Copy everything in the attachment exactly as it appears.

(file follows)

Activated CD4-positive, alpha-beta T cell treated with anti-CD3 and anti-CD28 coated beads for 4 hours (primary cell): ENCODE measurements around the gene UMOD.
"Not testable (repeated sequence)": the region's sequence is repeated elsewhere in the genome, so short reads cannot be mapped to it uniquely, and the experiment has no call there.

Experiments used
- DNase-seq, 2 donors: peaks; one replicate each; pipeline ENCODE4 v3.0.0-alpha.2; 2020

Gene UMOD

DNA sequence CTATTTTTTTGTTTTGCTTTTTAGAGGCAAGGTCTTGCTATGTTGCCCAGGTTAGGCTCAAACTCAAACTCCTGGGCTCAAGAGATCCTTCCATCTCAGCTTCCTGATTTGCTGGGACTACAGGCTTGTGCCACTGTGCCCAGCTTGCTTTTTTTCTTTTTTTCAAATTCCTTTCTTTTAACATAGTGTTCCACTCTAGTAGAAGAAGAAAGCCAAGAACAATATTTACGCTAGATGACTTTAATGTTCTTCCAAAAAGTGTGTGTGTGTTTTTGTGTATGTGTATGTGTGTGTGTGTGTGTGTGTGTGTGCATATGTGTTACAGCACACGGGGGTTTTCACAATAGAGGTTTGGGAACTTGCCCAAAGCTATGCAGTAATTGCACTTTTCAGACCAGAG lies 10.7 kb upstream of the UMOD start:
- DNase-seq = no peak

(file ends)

Activated CD4-positive, alpha-beta T cell treated with anti-CD3 and anti-CD28 coated beads for 4 hours (primary cell): ENCODE measurements around the gene UMOD.
"Not testable (repeated sequence)": the region's sequence is repeated elsewhere in the genome, so short reads cannot be mapped to it uniquely, and the experiment has no call there.

Experiments used
- DNase-seq, 2 donors: peaks; one replicate each; pipeline ENCODE4 v3.0.0-alpha.2; 2020

Gene UMOD

DNA sequence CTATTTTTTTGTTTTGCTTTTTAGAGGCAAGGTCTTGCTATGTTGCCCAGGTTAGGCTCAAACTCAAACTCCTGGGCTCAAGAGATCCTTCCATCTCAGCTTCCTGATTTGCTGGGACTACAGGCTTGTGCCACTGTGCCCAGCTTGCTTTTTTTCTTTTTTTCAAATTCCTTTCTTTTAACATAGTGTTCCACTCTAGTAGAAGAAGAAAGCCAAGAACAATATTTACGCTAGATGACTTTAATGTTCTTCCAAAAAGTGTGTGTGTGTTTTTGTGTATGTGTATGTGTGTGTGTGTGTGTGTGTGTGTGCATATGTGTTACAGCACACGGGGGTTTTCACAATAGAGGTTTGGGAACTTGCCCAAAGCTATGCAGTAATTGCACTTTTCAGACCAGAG lies 10.7 kb upstream of the UMOD start:
- DNase-seq = no peak